No one stepping forward to defend the pastors's freedom of speech? ACLU silent? I guess all it takes is the threat of violence to silence someone these days. And so even though our freedom is degraded, everyone breaths a sign of relief. It is obvious that in America 2010, our freedom of speech remains intact so long as no one dares -- on threat of violence -- to draw a picture of mohamad or burn a Quran. It's OK though for Muslims to celebrate the destruction of the twin towers, burn the American flag and sell copies of the Protocols of the Elders of Zion in airport bookstores in the middle east.

Posted by: mediabiasdoesntexist | September 9, 2010 9:00 PM | Report abuse

Hey, let's give credit where credit is due. A big thanks to the hate mongers like liz cheney, fred gaffney, pamela geller and the fox crew who, without their constant hate mongering, this crackpot would have gone unnoticed. Of course cheney, gaffney et al all scattered like cockroaches when the consequences of their efforts came to fruition. Nice job folks, let's hope some innocent isn't harmed because of your cowardly words and deeds.

Posted by: JilliB | September 9, 2010 9:36 PM | Report abuse

This story got big because too many lazy media people didn't do any research into the subject that would have helped decide how much coverage to give it. A small church is holding the world hostage because a whole lot of cameras came to it. Paying less attention won't make it go away, but putting it into some kind of perspective and balance would have made it a more accurately smaller story. In the same way the Tea Party is not that big an influence, yet, the lazy media chose not go get up from their mimosa and laptops to actually investigate facts. Why don't we have a news gathering media? When did everyone in hairdresser media (cable news, and lately major print publications) become a parrot for Sarah Palin and Terry Jones?

Posted by: kravitzkravitz | September 9, 2010 10:22 PM | Report abuse


Media laziness works in both directions, as rev. Wright benefited from flying under the radar as did Ayers in '08 and even today, the outrageous stuff Sunstein & Floyd as "czars" never gets reported. The US press is a stenographic agency for the DNC most of the time, but as paid circ disappears and nobody watches Couric, et al., even the Mess-NBC crowd and CNN are starting to elongate their attention span & getting beyond the kumbayeh pablum on foreign policy that fakes like Zakaria & Amanpour are feeding us.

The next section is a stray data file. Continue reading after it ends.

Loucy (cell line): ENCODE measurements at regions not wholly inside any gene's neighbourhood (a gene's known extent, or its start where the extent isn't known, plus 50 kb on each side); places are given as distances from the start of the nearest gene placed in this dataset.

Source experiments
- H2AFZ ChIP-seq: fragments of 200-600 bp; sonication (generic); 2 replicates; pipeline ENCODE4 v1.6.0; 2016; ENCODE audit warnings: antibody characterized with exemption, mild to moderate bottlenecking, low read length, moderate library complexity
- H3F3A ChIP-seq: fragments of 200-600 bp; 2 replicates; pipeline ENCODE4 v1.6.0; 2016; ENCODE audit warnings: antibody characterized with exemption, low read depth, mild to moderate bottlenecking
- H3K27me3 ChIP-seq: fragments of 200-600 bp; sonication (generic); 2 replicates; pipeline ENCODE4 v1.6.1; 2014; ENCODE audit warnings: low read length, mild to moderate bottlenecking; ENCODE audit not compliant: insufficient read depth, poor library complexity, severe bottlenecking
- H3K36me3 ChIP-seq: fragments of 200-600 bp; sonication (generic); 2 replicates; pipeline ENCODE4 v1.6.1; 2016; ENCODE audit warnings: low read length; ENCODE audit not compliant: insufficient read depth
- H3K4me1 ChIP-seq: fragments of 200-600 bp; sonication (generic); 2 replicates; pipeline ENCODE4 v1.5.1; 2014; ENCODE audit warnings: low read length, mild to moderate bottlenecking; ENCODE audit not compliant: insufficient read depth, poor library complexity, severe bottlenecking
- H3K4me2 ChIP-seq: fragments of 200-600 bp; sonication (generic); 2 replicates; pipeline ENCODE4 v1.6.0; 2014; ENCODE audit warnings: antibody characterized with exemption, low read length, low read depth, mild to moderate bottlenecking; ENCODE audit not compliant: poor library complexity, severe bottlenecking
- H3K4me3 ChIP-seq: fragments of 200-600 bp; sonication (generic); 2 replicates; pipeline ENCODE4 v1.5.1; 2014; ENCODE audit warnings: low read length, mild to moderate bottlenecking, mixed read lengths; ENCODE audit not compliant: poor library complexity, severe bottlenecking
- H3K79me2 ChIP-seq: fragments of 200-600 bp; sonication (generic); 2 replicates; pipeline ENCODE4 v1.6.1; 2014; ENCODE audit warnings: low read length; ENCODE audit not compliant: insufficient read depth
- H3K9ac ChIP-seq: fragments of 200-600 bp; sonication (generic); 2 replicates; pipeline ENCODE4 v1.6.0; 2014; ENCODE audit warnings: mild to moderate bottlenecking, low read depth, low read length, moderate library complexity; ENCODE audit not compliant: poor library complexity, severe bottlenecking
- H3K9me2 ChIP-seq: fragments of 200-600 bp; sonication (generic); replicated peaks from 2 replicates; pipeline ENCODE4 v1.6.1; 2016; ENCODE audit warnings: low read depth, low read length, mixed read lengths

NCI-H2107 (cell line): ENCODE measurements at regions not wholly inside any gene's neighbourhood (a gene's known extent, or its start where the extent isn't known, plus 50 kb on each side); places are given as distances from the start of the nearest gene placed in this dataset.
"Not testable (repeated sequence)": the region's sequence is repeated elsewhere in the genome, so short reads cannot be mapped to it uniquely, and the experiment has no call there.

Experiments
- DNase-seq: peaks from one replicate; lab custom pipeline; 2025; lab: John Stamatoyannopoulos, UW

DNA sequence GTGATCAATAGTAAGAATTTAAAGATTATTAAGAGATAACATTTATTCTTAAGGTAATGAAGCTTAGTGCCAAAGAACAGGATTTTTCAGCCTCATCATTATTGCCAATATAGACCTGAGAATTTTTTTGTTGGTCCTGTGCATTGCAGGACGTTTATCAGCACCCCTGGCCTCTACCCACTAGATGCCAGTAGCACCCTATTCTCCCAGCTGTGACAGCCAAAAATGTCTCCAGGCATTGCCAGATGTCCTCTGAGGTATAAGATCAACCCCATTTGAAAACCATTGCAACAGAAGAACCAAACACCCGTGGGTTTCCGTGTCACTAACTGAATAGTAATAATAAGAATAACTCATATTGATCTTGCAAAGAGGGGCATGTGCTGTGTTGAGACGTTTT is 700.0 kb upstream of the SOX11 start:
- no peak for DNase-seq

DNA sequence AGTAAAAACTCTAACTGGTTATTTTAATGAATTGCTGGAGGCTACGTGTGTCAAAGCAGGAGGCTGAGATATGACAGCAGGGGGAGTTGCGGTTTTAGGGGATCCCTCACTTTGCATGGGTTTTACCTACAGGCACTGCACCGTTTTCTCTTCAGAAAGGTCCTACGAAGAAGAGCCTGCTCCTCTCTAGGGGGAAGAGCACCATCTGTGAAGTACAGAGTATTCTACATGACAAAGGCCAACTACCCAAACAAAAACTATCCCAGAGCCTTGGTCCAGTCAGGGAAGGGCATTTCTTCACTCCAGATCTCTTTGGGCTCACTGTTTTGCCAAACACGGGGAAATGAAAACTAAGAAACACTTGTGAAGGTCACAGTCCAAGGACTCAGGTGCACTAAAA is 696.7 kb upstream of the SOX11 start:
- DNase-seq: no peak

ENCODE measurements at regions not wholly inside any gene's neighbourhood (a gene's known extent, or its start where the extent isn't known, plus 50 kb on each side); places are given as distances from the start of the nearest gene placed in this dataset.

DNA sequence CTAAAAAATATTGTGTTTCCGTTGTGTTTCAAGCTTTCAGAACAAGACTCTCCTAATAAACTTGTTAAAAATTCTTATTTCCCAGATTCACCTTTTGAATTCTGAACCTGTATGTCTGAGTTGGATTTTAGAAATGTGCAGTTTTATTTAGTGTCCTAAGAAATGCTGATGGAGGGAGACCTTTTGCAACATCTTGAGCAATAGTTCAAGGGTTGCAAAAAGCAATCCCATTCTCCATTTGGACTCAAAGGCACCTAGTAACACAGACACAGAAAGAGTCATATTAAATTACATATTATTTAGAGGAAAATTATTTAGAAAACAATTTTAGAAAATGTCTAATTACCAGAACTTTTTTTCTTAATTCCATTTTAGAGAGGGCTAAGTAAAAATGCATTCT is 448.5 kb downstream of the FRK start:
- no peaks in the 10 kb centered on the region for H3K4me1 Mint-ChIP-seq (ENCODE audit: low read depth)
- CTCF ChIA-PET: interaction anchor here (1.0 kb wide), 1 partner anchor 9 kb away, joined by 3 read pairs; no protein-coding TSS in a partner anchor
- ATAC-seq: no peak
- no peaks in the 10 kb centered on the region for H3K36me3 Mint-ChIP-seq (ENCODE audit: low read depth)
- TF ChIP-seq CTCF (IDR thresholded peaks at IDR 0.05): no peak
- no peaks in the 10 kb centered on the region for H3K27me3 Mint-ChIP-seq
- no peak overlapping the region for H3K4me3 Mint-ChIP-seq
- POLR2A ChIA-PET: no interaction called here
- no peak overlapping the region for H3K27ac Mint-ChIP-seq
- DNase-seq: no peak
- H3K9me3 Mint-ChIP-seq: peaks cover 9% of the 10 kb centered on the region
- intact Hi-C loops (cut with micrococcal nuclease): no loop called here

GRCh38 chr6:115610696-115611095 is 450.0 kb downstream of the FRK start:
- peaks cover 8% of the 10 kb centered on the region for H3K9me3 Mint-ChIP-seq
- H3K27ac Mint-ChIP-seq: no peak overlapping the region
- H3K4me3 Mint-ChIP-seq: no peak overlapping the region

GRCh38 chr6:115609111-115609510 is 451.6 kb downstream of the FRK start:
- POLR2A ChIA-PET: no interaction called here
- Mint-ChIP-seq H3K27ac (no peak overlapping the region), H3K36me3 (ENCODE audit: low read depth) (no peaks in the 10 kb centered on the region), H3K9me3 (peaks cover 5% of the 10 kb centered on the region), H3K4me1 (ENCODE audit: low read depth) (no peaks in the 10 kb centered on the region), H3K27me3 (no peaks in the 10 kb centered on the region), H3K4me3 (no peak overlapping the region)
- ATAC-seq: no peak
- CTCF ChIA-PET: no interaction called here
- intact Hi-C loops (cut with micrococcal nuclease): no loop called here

Posted by: djman1141 | September 10, 2010 4:22 AM | Report abuse

I also think the "Ground Zero mosque"/crazy pastor kerfuffle has served a useful purpose, if only because it's generated polls that have statistically confirmed what the world suspected about the American people.

If anybody still believed the Americans' schtick about wanting the best for Afghans and Iraqis, they'll be disabused of those silly illusions now. Americans don't like Muslims, and the ones who hate Muslims the most are precisely those who most supported the attack on Iraq.

So Americans can now spare us their BS about bringing freedom to Muslims in Iraq/Afghanistan. They don't even want to extend basic constitutional freedoms to American Muslims in America.

And perhaps, from more liberal Americans, we'll be hearing less of the insulting meme where the qualities of basic human goodness are described as "American values", while racist and ignorant people are labelled "unAmerican" (what, like me?).

I think it's time to stop calling liberty and tolerance "American values". We have statistical proof that the real values of the American people are intolerance, ignorance, and fear.
Suddenly their 21st Century history makes sense.

Posted by: bourassa1 | September 10, 2010 4:37 AM | Report abuse

The fact that most Americans want to deny NY Muslims their 1st Amendment rights reminded me that the US constitution, that much-touted document, was never in fact designed to be extended to darker-skinned people.

After all, the men who wrote it mostly owned slaves. They didn't intend the human rights they guaranteed should extend to blacks, did they?

The past week's events have blown away the soft-focus haze around America's
"historic freedoms", and reminded us of the starker reality. The American people aren't really rejecting their Constitution - they remain true to the spirit of their slaver founders.

Posted by: bourassa1 | September 10, 2010 4:44 AM | Report abuse

This fuss has opened the door to others to follow, and I note this morning that a Baptist minister is picking up on the burning Koran idea. The MSM created this mess by promoting the agenda of this Gainesville, Fl. pastor, and I find it ironic now that AP says it won't publish pictures of the burning. Why do they make this announcement, if not to generate publicity for an ailing and financially troubled wire service. Bloomberg didn't make any such announcement. And what if AP doesn't publish pictures, it will appear on U-Tube or some other Internet vehicle.